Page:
Doping semiconductor nanocrystals will likely provide a basis for a wide variety of nano applications. But since the tiny nanocrystals tend to repel impurities, scientists must first find a way to overcome nanocrystals’ “self-purification” mechanisms and exploit them for doping.
On the macroscale, doping led to the transistor. On the nanoscale, scientists believe that doping could lead to an assortment of technologies, including solar cells, electroluminescent devices and electronic devices. Doping, which means adding impurities containing electrons, can enable electric conductance in a controlled way. But the miniscule size of semiconductor nanocrystals – also described as one-dimensional “quantum dots” – means that scientists must explore new methods for doping.
Because nanocrystals have very little interior volume and are virtually all surface, scientists in the past believed that inner impurities can easily migrate the short distance to the surface and be ejected.
“People used to believe that nanocrystals had fewer defects due to their limited size,” explains Gustavo Dalpian, coauthor with James Chelikowsky of a recent publication in Physical Review Letters on the energetics of doping. “People believed that defects could be annealed away from the nanocrystal in an easy way due to its limited size. After a few jumps, the impurity will be out of the nanocrystal.”
In 2005, scientists (Erwin et al.) proposed that the difficulties in doping nanocrystals could be explained by the crystals’ surface topology and how easily impurities could bind to the surface. For these reasons, these scientists determined that the smaller the size of a nanocrystal, the less binding energy, and the more difficult doping becomes.
Dalpian and Chelikowsky, from the University of Texas, have shown that understanding doping in semiconductor nanocrystals requires an understanding of both kinetic and thermodynamic/energetic properties. By explaining nanocrystals’ tendency toward self-purification in terms of the energy needed to form impurities in nanocrystals, the scientists hope to find new ways to increase the dopability of these materials.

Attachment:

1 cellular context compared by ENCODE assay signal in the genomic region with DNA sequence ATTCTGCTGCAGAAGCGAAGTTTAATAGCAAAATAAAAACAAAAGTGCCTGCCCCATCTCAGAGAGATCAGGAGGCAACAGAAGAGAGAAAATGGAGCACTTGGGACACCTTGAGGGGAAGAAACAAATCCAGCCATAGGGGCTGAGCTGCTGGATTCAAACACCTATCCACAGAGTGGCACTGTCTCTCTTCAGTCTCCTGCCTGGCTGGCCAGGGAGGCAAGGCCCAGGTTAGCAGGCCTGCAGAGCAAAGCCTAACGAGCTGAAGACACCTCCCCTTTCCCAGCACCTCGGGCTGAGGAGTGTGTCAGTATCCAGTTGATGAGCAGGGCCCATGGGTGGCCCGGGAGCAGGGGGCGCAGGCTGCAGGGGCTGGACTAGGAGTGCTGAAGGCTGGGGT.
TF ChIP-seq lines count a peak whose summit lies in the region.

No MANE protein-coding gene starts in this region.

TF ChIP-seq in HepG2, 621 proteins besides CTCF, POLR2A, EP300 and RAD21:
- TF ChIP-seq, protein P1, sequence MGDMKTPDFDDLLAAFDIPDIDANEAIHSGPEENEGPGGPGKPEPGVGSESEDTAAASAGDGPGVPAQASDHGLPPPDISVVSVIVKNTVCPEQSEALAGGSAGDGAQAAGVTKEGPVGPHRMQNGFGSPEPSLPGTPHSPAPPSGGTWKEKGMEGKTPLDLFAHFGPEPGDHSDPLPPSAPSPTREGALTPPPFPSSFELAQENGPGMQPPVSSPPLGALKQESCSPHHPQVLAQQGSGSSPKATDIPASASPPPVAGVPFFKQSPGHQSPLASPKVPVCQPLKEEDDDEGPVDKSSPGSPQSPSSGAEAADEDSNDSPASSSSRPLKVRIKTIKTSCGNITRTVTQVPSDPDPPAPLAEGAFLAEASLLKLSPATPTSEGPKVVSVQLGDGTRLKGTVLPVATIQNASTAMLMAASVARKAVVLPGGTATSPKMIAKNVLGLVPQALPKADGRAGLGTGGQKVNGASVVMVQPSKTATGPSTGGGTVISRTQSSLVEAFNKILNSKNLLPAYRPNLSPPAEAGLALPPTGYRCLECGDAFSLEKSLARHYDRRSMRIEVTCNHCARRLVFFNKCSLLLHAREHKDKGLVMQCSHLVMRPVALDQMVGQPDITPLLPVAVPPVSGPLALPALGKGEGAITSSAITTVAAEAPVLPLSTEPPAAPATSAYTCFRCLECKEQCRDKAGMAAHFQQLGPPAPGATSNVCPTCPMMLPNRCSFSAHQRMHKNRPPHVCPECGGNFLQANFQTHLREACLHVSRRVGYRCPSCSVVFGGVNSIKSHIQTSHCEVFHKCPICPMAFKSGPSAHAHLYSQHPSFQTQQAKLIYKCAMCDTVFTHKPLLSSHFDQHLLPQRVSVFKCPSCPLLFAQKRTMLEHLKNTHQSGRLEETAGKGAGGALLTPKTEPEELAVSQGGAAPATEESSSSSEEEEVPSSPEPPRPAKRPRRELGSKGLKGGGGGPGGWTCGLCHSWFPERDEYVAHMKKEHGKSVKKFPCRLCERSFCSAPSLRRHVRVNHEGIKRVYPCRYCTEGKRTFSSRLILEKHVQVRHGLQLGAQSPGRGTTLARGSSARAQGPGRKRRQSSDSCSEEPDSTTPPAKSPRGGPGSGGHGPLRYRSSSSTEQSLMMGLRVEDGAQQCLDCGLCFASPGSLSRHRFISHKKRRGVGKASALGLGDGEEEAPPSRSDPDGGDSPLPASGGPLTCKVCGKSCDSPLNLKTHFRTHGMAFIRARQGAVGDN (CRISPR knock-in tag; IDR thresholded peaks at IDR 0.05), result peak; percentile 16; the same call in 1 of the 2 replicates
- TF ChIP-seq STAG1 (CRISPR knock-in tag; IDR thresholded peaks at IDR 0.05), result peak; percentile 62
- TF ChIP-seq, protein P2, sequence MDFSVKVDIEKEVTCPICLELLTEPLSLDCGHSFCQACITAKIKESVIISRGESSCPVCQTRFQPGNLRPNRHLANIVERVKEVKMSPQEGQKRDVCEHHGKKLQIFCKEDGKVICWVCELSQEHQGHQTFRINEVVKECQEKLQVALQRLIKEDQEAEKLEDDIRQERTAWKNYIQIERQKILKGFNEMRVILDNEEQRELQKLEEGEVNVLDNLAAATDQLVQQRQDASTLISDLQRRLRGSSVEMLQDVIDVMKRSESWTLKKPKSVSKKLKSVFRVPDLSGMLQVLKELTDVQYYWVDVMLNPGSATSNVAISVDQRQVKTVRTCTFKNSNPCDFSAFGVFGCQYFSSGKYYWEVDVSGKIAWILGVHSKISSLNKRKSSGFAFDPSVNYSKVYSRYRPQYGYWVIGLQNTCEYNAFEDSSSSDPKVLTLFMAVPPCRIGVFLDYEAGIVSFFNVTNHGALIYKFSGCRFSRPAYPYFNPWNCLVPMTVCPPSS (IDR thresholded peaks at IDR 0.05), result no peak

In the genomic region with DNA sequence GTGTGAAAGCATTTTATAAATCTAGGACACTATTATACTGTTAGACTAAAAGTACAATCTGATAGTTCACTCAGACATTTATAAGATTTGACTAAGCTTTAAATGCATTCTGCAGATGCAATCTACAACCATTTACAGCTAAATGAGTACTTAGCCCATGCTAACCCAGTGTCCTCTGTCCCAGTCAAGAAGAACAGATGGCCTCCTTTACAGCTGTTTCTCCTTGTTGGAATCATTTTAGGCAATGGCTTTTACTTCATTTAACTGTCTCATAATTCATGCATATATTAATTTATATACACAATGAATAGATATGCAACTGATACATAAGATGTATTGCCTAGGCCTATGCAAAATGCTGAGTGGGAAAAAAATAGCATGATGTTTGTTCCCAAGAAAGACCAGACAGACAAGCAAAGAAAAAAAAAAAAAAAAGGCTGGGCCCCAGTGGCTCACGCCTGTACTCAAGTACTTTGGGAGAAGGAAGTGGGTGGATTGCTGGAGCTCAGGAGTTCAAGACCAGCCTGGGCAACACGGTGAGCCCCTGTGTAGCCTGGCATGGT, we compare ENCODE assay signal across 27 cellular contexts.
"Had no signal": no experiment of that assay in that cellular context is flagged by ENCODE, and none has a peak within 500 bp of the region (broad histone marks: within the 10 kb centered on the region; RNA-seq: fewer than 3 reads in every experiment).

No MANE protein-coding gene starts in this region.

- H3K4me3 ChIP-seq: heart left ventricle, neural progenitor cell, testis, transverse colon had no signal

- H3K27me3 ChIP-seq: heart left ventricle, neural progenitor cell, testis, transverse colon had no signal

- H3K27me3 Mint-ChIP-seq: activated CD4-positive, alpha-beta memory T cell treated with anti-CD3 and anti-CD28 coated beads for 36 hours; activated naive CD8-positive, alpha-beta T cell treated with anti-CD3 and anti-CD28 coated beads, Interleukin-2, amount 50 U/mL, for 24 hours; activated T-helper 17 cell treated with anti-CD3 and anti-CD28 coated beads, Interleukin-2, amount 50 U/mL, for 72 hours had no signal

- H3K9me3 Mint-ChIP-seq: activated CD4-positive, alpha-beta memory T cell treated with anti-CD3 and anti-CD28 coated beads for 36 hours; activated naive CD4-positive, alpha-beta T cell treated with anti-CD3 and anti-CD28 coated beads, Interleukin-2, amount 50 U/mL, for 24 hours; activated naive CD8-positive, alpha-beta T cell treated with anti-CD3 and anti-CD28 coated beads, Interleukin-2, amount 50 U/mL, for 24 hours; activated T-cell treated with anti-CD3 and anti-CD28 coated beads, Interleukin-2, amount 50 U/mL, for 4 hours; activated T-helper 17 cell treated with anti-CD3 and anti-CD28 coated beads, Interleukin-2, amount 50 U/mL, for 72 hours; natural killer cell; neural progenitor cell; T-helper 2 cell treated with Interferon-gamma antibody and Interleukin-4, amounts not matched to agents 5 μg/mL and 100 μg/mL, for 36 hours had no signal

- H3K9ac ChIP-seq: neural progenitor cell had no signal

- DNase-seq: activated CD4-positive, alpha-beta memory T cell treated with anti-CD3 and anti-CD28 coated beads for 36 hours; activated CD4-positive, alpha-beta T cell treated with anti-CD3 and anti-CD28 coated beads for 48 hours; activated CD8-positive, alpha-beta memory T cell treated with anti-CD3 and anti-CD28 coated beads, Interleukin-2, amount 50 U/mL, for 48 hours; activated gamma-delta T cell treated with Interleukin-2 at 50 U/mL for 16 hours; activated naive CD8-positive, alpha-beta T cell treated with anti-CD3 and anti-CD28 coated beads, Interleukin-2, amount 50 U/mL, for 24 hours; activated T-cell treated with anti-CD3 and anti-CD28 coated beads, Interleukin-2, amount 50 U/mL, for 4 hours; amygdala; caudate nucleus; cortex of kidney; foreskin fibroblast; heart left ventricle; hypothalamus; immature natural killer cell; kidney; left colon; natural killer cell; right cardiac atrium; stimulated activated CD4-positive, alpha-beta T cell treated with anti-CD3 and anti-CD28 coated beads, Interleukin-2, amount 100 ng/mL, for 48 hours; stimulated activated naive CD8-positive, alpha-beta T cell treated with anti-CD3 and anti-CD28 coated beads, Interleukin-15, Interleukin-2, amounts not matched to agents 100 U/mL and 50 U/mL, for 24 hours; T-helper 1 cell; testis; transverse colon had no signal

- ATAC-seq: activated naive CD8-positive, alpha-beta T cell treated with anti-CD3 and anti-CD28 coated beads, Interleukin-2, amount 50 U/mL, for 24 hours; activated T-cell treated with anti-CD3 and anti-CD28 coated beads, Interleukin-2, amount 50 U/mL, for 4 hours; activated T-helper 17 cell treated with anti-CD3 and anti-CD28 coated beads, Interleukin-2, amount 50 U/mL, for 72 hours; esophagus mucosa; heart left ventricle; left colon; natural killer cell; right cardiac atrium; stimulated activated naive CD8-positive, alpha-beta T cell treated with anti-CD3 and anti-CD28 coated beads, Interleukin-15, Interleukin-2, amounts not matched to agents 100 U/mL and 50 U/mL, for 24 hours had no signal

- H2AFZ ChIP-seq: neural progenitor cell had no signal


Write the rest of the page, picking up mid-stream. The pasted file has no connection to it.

“Annealing was basically a kinetic argument,” Dalpian said to PhysOrg.com. “[Erwin et al.] show that, changing their solution to an anion-rich (negatively-charged) environment, they could put more impurities into the nanocrystals. Their argument was that there is a shape change in their nanocrystal that increases the binding energy of the impurity into the surface. We show that the difficulty of nanocrystal doping can also be explained through energetic arguments: when you change the solution to an anion-rich environment, the formation energy of the defects is decreased.
“In principle, an energetic argument should be better because it is simpler:” he continued. “To discuss kinetics, one needs energy barriers, diffusion coefficients, exact shape of the nanocrystal, etc. However, in our model, supposing the system is under thermodynamic equilibrium, we just need the formation energy of the defect.”
When an impurity enters a nanocrystal, a level is created in the gap of the nanocrystal, which (along with structural properties) affects the formation energy of the impurity. Dalpian and Chelikowsky found that a defect’s structural properties do not depend on nanocrystal size, but that the level in the gap is deeper (energy difference is larger) for smaller nanocrystals.
“Suppose you have two different systems that create levels in the gap, and one is deeper than the other,” said Dalpian. “If you want to populate these levels (put electrons on them), it will cost more energy to populate the one that is deeper. That is why it costs more energy to put impurities in the small nanocrystals than the larger ones: the level created in the gap is filled and is deeper for smaller nanocrystals.”
Because smaller nanocrystals contain deeper impurity levels, more energy is required for doping and the lower the population of defects. This explanation supports the idea that self-purification is an intrinsic property of nanocrystals, but also a property that can be overcome.
“In order to make doping easier, we also propose that the sample should be grown in an anion-rich solution,” said Dalpian. “Since manganese impurities like to go to the cation (positively-charged) site in cadmium-selenium nanocrystals, a lot of cations create ´competition´ between the impurities and the cadmium (a cation precursor) to occupy the cation site. In an anion-rich environment (the other thermodynamic limit), you have a lot of selenium (an anion precursor) and a deficiency of cadmium, reducing the competition between impurities and cadmium, and making it more likely for the impurities to go to the cadmium site.”
Citation: Dalpian, Gustavo M., and Chelikowsky, James R. Self-purification in Semiconductor Nanocrystals. Physical Review Letters 96, 226802 (2006)
By Lisa Zyga, Copyright 2006 PhysOrg.com. All rights reserved. This material may not be published, broadcast, rewritten or redistributed.
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